market value, that is, the price estimated in terms of money at which the property would change hands between a willing and financially able buyer and a willing seller, neither being under any compulsion to buy or sell and both having reasonable knowledge of all the uses to which the property is adapted and for which it is capable of being used.

Id. In determining the true value of property, the person making the appraisal must also consider "any other factors that may affect its value." N.C. Gen. Stat. § 105-317(a)(1)(1995)(factors to be considered in determining "true value of land"); N.C. Gen. Stat. § 105-317(a)(2)(1995)(factors to be considered in determining "true value of a building or other improvement"). The Commission shall "'determine the weight and sufficiency of the evidence and the credibility of the witnesses, . . . draw inferences from the facts, and . . . appraise conflicting and circumstantial evidence.'" MAO/Pines, 116 N.C. App. at 556, 449 S.E.2d at 199 (quoting McElwee, 304 N.C. at 87, 283 S.E.2d at 126-27).

    It is well-settled in North Carolina that a county's ad valorem tax assessments are presumed to be correct. In re Appeal of Amp, Inc., 287 N.C. 547, 562, 215 S.E.2d 752, 761 (1975). However, a taxpayer may rebut this presumption by producing "'competent, material and substantial' evidence that tends to show that: (1) Either the county tax supervisor used an arbitrary method of valuation; or (2) the county tax supervisor used an illegal method of valuation; AND (3) the assessment substantially exceeded the true value in money of the property." Id. at 563, 215 S.E.2d at 762 (citation omitted)(emphasis in original).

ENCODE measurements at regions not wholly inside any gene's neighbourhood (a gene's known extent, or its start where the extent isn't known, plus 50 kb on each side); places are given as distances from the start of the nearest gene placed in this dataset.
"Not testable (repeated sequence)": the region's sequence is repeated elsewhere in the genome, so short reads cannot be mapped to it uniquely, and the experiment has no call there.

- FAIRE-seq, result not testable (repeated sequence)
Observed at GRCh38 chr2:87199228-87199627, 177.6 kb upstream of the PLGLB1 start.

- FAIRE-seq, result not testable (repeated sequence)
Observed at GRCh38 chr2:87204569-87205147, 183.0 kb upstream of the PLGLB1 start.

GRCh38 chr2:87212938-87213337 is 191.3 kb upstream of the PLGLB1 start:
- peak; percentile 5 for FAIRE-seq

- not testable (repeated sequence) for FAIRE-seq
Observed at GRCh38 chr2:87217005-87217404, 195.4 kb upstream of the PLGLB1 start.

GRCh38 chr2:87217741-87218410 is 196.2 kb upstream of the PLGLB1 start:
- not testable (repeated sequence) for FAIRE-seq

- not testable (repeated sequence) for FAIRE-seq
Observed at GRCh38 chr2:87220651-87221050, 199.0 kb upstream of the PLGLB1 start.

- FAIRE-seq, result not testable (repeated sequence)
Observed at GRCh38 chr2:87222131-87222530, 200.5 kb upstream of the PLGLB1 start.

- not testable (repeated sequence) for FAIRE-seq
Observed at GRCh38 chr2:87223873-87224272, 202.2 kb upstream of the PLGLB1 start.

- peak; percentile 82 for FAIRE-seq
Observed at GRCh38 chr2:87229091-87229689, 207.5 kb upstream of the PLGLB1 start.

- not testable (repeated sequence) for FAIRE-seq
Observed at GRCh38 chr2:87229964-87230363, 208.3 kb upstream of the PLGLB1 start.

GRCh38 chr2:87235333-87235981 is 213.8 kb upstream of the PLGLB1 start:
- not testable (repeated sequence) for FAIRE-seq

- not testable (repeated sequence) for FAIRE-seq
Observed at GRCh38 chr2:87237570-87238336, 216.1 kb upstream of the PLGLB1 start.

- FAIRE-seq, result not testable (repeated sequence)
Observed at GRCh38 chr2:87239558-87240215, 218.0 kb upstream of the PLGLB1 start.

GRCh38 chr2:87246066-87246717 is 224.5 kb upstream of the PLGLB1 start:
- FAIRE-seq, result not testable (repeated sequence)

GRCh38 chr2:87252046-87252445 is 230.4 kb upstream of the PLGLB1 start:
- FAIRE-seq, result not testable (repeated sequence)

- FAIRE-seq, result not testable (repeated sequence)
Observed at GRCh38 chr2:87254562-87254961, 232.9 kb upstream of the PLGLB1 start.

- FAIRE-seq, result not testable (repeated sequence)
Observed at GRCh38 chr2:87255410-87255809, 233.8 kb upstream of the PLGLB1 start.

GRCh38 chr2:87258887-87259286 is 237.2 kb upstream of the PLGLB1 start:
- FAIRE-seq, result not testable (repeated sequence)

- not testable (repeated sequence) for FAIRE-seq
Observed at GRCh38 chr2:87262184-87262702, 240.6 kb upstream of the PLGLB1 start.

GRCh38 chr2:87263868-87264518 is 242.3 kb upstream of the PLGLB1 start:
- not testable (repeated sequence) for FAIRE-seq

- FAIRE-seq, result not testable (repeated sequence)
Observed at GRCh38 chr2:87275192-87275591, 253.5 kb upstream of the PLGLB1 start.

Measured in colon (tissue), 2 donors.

Camel City makes two arguments before this Court: (1) that the Commission "erred and exceeded its statutory authority by not valuing the property at its true value in money as of January 1, 1990," and (2) that the Commission erred in concluding that the cost to clean up the contamination should be discounted to the end of the useful life of the building located on the property.

    A clear understanding of the respective positions of the parties as to the true value of the subject property is essential to a proper resolution of Camel City's contentions. We therefore briefly summarize the evidence of value offered by each party.

    At the first hearing before the Commission, Camel City stipulated that $639,000 did not exceed the unimpaired value of the subject property. At that hearing, Camel City's expert appraisal witness, John McCracken, did not express an opinion as to the impaired value of the property for any year. However, Camel City did present evidence that (1) the property is contaminated; (2) the cost of remediation (clean-up) is estimated to be in excess of $500,000; (3) there have been no sales of severely contaminated property; (4) Camel City has ceased using the property as a laundry and dry-cleaning facility; and (5) Camel City has tried unsuccessfully to sell or lease the property.